October 9, 2023
Hello, Coco again.
In September, I had initially intended to attend the Permissionless conference in Austin, TX. However, I changed my plans and embarked on a 28-hour journey to Singapore for Token2049. I'm very glad I made that decision. The trip was a much-needed mental break from the regulatory challenges and unfriendly climate I have been experiencing for some time in the U.S.
While in Singapore, I had the opportunity to attend some well-organized private events such as “HashKey Space Homerun (click to watch the replay)” hosted by HashKey Capital. I also had the chance to connect with a group of Berkeley alumni who are startup founders and industry practitioners. Two themes recurred most in my conversations - RWA (Real-World-Assets) and Vietnam, which stands out as one of the most robust countries in Southeast Asia for grassroots adoption of Web3.
Singapore Token2049 attracted a staggering 10,000 official attendees and countless thousands more from all over the world who attended 400+ additional events during the week. People seemed to have forgotten that 3AC and Do Kwon’s TerraForm Labs were Singapore-based companies. Their names rarely came up in conversations, unless specifically inquired about. I also heard that 3AC's two partners had declined to cooperate with bankruptcy procedures. On a positive note, the Monetary Authority of Singapore (MAS) remains committed to growing the industry, evidenced by the recent full licenses granted to Coinbase and Ripple to operate in Singapore.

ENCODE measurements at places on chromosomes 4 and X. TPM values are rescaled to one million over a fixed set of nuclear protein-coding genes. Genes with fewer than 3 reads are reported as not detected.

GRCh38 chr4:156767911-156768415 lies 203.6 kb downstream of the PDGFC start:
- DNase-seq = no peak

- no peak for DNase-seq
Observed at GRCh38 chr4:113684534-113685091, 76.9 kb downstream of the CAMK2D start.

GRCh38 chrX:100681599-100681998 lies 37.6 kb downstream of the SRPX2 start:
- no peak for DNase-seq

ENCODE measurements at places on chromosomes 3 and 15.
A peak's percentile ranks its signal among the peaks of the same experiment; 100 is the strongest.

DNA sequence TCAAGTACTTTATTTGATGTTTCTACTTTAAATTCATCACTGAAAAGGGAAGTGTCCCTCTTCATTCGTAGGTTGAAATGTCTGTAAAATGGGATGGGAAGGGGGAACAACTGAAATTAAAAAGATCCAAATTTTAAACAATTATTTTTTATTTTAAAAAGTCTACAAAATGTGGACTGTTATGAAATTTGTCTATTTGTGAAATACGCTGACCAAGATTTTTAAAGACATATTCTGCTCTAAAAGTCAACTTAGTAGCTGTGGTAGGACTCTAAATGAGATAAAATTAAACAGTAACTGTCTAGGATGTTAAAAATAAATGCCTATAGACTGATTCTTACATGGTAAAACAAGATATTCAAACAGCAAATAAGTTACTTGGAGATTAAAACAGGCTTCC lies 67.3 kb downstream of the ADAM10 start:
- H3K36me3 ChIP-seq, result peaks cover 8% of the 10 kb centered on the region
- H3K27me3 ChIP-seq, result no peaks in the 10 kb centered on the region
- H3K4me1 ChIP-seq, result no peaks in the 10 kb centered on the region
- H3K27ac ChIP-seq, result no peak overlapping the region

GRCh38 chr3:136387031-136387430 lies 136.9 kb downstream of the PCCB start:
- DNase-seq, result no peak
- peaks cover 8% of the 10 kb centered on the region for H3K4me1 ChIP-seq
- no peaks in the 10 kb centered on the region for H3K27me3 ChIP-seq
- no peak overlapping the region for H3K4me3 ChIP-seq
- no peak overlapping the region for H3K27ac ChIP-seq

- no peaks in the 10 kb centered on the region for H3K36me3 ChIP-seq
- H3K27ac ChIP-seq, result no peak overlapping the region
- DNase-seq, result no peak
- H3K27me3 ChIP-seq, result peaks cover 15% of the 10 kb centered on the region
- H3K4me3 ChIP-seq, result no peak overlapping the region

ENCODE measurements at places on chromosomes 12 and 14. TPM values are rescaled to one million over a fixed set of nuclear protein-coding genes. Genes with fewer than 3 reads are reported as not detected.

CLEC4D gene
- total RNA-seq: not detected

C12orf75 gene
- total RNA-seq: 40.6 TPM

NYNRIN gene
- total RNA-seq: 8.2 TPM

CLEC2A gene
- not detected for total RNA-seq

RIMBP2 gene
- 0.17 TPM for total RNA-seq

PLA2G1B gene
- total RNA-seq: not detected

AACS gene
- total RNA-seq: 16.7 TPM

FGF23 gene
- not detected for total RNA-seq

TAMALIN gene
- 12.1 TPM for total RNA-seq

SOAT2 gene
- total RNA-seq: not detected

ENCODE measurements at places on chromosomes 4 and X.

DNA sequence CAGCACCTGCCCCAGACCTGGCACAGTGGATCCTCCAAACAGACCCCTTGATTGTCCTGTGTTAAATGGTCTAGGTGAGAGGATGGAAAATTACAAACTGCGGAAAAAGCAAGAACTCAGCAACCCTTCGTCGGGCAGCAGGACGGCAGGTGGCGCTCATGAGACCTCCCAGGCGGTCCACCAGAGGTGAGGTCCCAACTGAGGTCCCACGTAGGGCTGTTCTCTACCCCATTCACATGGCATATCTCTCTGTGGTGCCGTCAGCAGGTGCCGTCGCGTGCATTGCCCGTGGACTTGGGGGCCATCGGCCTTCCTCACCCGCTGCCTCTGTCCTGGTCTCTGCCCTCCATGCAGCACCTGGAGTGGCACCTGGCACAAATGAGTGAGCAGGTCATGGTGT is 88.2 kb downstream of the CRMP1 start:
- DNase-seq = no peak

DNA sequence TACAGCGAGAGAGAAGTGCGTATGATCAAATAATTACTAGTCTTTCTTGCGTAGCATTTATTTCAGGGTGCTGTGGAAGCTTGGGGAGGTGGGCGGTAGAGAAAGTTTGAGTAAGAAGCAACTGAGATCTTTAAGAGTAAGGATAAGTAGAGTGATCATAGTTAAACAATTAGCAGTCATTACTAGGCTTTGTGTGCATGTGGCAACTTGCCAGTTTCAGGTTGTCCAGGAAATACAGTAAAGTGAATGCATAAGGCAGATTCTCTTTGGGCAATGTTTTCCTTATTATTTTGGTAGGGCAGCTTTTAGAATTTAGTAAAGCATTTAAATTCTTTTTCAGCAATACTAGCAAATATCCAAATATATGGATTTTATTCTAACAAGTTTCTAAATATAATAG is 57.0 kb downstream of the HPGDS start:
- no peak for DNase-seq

Developments in U.S. crypto regulations both interested and concerned people. I encountered startup founders from Asia and Europe who expressed their hesitancy about considering the U.S. as a base, at least for the time being.
During my time in Singapore, I became aware of the challenges faced by some U.S. founders who had been enticed by financial incentives from Hong Kong regulators to relocate to the city. For example, they encountered difficulties in opening bank accounts with local financial institutions.
Other noteworthy observations include the prominent presence of women within the Asian blockchain industry and the relatively U.S.-centric focus of U.S. venture funds in this sector compared to their Asian counterparts.
During private conversations with attendees from Mainland China, I discovered something astonishing: despite China's outright crypto ban, people are still actively and extensively engaged in the crypto space.
Welcome to subscribe to BlockchainAsia newsletters.